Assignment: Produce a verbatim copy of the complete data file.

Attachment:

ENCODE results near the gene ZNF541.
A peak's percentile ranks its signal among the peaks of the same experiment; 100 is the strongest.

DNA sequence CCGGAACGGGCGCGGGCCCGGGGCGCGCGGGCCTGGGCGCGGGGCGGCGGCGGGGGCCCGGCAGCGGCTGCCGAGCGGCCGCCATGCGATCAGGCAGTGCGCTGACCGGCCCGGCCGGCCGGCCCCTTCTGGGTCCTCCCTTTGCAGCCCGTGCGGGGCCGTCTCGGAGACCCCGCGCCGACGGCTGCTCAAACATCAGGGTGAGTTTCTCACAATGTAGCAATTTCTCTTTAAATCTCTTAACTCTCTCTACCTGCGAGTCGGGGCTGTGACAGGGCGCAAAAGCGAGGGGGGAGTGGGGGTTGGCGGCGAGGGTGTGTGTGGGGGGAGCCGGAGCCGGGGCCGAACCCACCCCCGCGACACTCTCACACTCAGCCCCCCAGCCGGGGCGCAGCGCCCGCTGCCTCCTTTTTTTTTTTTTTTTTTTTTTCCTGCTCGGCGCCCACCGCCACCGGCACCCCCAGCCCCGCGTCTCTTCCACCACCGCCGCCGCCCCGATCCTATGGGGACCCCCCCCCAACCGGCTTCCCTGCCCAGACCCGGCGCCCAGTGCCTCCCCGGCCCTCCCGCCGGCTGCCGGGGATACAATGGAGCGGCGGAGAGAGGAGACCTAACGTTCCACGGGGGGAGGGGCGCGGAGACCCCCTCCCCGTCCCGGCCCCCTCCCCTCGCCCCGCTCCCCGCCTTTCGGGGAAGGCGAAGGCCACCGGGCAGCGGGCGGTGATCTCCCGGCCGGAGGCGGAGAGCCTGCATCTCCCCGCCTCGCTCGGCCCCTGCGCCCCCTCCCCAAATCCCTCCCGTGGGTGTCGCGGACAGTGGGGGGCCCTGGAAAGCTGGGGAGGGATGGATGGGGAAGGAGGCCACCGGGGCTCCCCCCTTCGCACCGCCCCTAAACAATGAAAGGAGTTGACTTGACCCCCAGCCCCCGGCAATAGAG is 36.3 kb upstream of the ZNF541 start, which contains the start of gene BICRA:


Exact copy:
ENCODE results near the gene ZNF541.
A peak's percentile ranks its signal among the peaks of the same experiment; 100 is the strongest.

DNA sequence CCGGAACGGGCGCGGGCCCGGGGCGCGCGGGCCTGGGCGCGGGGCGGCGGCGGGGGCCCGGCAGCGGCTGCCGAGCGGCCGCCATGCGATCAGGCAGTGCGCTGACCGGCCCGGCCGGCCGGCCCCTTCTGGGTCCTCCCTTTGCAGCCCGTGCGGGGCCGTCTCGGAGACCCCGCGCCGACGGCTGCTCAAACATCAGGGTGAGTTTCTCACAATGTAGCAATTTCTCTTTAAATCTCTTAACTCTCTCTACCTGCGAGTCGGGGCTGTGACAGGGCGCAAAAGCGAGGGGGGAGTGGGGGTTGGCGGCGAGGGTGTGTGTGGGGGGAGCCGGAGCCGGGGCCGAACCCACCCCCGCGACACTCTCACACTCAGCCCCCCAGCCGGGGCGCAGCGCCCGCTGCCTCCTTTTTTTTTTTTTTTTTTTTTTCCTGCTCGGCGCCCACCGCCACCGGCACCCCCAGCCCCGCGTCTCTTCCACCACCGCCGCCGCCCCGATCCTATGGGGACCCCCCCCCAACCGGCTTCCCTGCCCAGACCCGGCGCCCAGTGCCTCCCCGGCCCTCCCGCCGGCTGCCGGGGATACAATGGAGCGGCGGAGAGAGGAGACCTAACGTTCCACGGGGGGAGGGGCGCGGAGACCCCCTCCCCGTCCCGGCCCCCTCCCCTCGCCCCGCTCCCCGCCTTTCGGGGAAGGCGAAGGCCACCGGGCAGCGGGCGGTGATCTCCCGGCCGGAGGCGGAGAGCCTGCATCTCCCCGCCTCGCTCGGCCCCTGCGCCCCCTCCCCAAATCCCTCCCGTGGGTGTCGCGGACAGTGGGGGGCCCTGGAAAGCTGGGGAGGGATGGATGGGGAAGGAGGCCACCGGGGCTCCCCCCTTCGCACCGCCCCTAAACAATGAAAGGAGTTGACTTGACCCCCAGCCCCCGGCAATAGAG is 36.3 kb upstream of the ZNF541 start, which contains the start of gene BICRA: